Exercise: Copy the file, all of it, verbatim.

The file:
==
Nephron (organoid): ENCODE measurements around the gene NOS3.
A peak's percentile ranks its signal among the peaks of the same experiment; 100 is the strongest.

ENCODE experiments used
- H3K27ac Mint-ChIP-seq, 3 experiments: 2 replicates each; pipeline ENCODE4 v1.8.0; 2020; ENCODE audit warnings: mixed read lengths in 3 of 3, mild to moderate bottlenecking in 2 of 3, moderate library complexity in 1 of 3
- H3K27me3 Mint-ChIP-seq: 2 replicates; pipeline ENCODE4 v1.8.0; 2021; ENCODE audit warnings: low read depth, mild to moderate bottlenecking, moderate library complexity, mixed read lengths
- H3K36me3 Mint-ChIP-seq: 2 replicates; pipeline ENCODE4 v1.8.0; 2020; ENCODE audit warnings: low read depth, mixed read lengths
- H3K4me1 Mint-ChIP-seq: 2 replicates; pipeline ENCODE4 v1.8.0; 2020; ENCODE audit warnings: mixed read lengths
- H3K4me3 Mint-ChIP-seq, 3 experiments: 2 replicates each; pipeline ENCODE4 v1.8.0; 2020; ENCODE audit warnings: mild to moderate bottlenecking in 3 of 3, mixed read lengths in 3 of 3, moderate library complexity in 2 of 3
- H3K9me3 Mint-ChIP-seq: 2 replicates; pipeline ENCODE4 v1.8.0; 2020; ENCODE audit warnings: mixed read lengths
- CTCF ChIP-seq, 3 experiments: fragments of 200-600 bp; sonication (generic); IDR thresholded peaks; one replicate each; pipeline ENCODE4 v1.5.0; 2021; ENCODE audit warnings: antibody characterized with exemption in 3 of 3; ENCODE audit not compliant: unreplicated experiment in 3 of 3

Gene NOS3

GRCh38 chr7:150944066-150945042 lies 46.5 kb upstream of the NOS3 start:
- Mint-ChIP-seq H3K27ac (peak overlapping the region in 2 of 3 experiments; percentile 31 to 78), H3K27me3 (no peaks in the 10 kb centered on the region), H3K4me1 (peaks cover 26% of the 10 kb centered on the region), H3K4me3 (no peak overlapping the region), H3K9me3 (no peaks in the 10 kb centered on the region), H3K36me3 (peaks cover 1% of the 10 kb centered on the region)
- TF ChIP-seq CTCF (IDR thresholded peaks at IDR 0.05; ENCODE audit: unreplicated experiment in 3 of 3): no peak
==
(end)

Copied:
Nephron (organoid): ENCODE measurements around the gene NOS3.
A peak's percentile ranks its signal among the peaks of the same experiment; 100 is the strongest.

ENCODE experiments used
- H3K27ac Mint-ChIP-seq, 3 experiments: 2 replicates each; pipeline ENCODE4 v1.8.0; 2020; ENCODE audit warnings: mixed read lengths in 3 of 3, mild to moderate bottlenecking in 2 of 3, moderate library complexity in 1 of 3
- H3K27me3 Mint-ChIP-seq: 2 replicates; pipeline ENCODE4 v1.8.0; 2021; ENCODE audit warnings: low read depth, mild to moderate bottlenecking, moderate library complexity, mixed read lengths
- H3K36me3 Mint-ChIP-seq: 2 replicates; pipeline ENCODE4 v1.8.0; 2020; ENCODE audit warnings: low read depth, mixed read lengths
- H3K4me1 Mint-ChIP-seq: 2 replicates; pipeline ENCODE4 v1.8.0; 2020; ENCODE audit warnings: mixed read lengths
- H3K4me3 Mint-ChIP-seq, 3 experiments: 2 replicates each; pipeline ENCODE4 v1.8.0; 2020; ENCODE audit warnings: mild to moderate bottlenecking in 3 of 3, mixed read lengths in 3 of 3, moderate library complexity in 2 of 3
- H3K9me3 Mint-ChIP-seq: 2 replicates; pipeline ENCODE4 v1.8.0; 2020; ENCODE audit warnings: mixed read lengths
- CTCF ChIP-seq, 3 experiments: fragments of 200-600 bp; sonication (generic); IDR thresholded peaks; one replicate each; pipeline ENCODE4 v1.5.0; 2021; ENCODE audit warnings: antibody characterized with exemption in 3 of 3; ENCODE audit not compliant: unreplicated experiment in 3 of 3

Gene NOS3

GRCh38 chr7:150944066-150945042 lies 46.5 kb upstream of the NOS3 start:
- Mint-ChIP-seq H3K27ac (peak overlapping the region in 2 of 3 experiments; percentile 31 to 78), H3K27me3 (no peaks in the 10 kb centered on the region), H3K4me1 (peaks cover 26% of the 10 kb centered on the region), H3K4me3 (no peak overlapping the region), H3K9me3 (no peaks in the 10 kb centered on the region), H3K36me3 (peaks cover 1% of the 10 kb centered on the region)
- TF ChIP-seq CTCF (IDR thresholded peaks at IDR 0.05; ENCODE audit: unreplicated experiment in 3 of 3): no peak